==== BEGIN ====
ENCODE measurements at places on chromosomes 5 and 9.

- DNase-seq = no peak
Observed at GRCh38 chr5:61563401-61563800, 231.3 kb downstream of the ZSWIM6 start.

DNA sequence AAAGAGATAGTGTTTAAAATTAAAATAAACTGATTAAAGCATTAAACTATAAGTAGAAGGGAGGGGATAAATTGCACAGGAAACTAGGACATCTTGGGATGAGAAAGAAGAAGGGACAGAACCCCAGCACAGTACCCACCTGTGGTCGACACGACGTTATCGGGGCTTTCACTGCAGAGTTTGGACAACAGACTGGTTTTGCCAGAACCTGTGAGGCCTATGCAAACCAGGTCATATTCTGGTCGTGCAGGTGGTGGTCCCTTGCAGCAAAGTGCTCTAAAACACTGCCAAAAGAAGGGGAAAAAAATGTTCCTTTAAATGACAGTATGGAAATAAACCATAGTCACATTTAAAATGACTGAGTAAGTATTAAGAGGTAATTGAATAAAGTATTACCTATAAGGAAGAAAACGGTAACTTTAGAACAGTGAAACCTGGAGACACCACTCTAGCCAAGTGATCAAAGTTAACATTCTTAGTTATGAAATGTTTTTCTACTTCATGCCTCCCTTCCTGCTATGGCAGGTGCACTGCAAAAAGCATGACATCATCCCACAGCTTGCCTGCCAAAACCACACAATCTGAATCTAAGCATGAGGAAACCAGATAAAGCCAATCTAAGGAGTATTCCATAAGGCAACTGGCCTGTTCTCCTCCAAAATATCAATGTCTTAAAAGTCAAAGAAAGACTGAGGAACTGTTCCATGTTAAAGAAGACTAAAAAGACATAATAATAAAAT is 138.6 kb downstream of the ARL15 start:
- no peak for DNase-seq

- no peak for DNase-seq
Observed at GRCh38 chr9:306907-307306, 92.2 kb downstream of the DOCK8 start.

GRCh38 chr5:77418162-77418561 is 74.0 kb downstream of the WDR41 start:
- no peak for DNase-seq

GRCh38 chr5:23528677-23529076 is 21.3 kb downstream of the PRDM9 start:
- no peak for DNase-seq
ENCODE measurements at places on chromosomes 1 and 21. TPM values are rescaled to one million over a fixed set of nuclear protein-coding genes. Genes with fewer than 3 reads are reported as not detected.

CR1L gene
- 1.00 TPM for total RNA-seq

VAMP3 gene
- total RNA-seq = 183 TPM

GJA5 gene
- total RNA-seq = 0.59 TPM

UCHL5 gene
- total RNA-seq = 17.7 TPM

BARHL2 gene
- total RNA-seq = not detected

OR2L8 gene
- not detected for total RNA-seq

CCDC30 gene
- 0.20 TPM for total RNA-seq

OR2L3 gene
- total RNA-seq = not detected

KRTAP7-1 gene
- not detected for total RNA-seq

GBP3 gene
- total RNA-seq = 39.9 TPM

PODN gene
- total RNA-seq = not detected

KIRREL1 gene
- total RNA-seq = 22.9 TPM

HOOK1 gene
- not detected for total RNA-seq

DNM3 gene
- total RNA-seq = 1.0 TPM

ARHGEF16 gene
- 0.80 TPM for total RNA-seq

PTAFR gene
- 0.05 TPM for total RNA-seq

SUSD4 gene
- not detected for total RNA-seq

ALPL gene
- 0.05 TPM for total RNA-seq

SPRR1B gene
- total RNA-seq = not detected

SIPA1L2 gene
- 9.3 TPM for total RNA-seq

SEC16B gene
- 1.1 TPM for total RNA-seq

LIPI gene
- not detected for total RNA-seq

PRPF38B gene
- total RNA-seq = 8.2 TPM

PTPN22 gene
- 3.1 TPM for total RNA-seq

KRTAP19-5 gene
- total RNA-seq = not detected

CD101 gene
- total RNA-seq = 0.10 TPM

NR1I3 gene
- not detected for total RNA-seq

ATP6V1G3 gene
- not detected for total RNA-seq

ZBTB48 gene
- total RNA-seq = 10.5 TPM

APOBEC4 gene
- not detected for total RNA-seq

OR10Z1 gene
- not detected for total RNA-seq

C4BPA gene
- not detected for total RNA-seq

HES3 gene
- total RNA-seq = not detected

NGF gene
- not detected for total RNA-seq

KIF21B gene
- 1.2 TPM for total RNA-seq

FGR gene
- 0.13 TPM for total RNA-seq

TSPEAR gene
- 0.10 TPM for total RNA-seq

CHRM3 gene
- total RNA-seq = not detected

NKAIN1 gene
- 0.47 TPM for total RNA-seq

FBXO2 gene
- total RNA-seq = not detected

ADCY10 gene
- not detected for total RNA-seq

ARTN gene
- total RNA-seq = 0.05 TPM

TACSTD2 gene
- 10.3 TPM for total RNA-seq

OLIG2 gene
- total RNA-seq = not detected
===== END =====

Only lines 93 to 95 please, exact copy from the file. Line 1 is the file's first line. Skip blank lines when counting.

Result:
ADCY10 gene
- not detected for total RNA-seq

ARTN gene